Weekend Arts: Every artist in Australia knows that public funding of the arts is unnecessary.

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The government can save billions of dollars in subsidies, grants, awards, and let’s face it, welfare payments, by removing all funding for The Arts not directly linked to tertiary education. One, and only one, cheap, simple government initiative is needed to replace the feathering of artists’ ungrateful nests.

A few hundred thousand dollars can be invested to establish a two day training course, available all over the country, but only for artists or prospective artists, teaching them how to not procrastinate. There is no need for an in depth analysis of cost-benefits or outcomes. Every artist in Australia knows that this is the truth, if only they would look into the dark depths of their soul.

imageArtists will pay for this course out of their own pockets, and they will be encouraged to take refreshers every couple of years. It will also be available online. There will be no stupid shake-hands-with-the-person-next-to-you/ faux-networking ritual on the first morning of the course. No preamble about health and safety or anti-discrimination policy. They won’t even tell you where the toilets are. Just a simple, two day course, covering the following subjects:

1) Time management and task prioritisation.

2) Business basics.

3) Advertising.

One hour of the course will be devoted to those wishing to specialise in specific fields:

Music: Musicians will be taught that melody and harmony are the building blocks of music, and are the most important factors in determining the engagement of an audience, regardless of their background. All theories to the contrary were devised by people who, in their own words, deliberately wanted to remove any pleasure from the musical experience, believing this was a “bourgeois” concept. Therefore it is no wonder that, if you write a piece for orchestra devoid of melody and harmony, nobody will like it.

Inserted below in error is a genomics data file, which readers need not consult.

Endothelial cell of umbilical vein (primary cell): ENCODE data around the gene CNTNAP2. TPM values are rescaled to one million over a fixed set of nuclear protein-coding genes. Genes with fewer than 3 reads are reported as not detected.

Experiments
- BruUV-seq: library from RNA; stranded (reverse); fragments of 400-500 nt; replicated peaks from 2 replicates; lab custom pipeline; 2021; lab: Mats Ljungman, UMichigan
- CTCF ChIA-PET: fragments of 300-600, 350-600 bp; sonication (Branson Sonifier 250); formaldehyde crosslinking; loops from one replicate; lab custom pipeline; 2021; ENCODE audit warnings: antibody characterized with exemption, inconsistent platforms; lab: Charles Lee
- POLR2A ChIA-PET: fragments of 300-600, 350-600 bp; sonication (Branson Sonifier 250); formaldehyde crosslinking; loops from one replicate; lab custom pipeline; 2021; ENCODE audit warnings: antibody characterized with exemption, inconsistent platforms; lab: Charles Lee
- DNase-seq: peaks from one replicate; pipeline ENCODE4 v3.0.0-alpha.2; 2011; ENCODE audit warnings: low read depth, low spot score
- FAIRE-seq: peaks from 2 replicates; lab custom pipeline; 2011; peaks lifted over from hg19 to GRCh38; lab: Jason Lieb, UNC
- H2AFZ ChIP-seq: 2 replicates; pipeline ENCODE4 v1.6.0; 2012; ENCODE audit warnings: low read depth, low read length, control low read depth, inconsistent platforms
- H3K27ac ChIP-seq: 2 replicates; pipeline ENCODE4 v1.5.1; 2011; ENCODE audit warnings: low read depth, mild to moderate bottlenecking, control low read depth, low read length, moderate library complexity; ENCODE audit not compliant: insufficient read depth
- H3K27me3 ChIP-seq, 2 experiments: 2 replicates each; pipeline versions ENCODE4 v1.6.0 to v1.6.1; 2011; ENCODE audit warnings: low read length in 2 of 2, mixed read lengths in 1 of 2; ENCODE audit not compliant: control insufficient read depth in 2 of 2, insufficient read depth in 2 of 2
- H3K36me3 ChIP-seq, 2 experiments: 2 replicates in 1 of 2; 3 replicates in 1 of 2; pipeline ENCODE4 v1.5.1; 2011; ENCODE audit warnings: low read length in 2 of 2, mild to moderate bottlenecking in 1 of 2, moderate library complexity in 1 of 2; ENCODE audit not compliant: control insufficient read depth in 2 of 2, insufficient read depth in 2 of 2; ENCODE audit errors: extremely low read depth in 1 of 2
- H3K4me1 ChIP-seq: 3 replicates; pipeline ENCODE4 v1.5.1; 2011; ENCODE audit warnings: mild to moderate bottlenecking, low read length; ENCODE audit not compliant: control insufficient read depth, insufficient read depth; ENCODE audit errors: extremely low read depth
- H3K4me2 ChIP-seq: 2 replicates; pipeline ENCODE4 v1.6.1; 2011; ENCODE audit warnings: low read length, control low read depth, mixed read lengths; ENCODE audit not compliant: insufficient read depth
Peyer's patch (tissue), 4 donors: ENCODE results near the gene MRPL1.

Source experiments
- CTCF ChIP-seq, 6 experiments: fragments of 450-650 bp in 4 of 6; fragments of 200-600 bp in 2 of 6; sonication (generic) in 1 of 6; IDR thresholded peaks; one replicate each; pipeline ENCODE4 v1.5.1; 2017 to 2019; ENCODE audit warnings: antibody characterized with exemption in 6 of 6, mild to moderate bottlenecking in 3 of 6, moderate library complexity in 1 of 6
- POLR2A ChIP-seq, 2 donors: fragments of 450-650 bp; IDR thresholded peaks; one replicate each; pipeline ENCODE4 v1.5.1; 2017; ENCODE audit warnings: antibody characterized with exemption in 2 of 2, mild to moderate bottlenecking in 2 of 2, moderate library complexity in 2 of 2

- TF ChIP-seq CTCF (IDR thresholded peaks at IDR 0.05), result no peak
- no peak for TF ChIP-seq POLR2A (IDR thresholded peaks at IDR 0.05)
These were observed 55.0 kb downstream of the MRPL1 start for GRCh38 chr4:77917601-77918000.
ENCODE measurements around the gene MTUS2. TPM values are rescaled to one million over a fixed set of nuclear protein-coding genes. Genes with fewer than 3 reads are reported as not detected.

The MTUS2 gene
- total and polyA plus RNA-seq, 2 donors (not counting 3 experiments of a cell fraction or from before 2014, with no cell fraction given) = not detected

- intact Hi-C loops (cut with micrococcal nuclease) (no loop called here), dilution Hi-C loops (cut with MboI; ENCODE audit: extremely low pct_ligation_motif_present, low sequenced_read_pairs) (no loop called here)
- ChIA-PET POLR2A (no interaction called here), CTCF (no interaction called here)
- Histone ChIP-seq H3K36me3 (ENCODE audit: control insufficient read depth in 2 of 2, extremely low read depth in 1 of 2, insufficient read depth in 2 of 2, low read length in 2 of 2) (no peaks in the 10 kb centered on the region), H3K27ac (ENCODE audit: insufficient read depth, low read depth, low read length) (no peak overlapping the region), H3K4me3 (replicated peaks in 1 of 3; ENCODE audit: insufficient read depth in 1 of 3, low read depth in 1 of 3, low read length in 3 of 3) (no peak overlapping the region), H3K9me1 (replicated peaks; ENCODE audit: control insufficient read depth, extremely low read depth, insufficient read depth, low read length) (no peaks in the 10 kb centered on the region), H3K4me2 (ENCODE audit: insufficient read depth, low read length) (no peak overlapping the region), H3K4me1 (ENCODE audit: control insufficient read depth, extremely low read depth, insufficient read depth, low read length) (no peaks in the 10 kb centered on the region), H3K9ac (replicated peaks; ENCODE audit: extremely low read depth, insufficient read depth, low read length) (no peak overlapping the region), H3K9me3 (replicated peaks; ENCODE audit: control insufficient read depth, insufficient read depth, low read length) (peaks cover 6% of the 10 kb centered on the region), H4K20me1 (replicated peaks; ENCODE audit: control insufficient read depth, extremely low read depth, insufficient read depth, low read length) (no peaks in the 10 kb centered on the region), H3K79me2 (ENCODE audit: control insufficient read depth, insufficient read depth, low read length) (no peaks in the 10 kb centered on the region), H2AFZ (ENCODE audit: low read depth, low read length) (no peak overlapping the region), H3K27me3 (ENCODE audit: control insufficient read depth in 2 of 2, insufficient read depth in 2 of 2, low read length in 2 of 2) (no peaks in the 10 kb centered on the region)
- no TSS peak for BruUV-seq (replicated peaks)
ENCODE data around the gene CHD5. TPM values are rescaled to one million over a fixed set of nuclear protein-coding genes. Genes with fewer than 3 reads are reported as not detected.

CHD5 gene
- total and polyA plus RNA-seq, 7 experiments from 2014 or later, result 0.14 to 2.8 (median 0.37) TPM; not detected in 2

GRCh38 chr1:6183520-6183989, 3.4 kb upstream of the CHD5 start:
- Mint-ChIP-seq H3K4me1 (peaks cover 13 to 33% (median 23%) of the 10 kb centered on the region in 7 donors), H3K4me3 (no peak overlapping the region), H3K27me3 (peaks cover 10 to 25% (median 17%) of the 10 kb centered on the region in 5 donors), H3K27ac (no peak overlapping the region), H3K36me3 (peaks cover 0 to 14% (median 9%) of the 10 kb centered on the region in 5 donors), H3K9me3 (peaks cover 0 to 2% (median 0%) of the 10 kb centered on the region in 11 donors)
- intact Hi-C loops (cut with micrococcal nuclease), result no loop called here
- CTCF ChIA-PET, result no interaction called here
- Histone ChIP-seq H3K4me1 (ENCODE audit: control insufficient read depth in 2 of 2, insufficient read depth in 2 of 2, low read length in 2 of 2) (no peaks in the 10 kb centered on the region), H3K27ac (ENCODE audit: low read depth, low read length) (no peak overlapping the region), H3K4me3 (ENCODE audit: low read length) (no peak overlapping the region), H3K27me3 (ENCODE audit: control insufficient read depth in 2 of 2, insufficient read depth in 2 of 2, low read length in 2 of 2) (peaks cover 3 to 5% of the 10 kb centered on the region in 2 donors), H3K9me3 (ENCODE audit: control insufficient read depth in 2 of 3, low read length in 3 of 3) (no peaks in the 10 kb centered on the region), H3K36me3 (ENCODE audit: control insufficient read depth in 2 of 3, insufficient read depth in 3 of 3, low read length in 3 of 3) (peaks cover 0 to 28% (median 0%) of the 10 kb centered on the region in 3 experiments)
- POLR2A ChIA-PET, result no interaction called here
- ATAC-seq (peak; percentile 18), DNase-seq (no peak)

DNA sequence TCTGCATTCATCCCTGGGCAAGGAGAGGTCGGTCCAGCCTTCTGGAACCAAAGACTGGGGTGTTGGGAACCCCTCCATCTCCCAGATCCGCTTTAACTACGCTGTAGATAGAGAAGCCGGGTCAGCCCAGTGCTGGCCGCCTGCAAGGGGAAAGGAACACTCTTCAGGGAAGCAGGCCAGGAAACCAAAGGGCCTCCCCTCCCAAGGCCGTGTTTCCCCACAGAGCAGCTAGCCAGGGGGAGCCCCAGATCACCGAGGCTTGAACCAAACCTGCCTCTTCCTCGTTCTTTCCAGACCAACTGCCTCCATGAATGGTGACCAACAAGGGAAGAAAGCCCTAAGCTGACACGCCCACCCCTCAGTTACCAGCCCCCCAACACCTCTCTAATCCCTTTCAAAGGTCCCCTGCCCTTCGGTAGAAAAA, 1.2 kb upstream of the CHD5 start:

Drama: Actors, directors, and screenwriters will be taught the remarkable fact that Aussies love sport, and it may be worth telling positive stories about Australian sporting history and sporting culture once in a while. Also, Aussies are eager to watch simple and honest portrayals of Australia’s involvement in war.

Artists: Messages about the life-sustaining value of a healthy eco-system, racism, or subverting the patriarchy can be transmitted without explicit depictions of intimate parts of the human body, graphic portrayals of rape, or the use of human effluence. 90% of what you do is porn.

Dance: People love to dance. You’re doing a great job. Keep it up.

Writers: Nobody likes your work. Because you are depressed. You are the only person that can do anything about this.

Artists are some of the most energetic, brilliant people on the face of the planet. The biggest impediments to our success are our own lethargy, apathy, and the devastating and incapacitating effect of ridiculous and irrelevant academic theories devised by stupid wankers who hate themselves and hate life. With a simple grounding in productive personal habits, the fundamentals of business and economics, the definition of Art, and an understanding of what attracts people to it, Australia will have a pioneering arts industry which thrives off the hard work of its creative people.

And it will have this without the need for government assistance, which more than anything else, sustains the very aspects of Art which turns so many people away from it.

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David Hiscox
David has studied history and political science at Melbourne University. His thesis was written on how the utilisation of Missile Defence can help to achieve nuclear disarmament. His interest in history was piqued by playing a flight simulator computer game about the Battle of Britain, and he hopes to one day siphon the earnings from his political writings into funding the greatest prog-rock concept album the world has ever seen.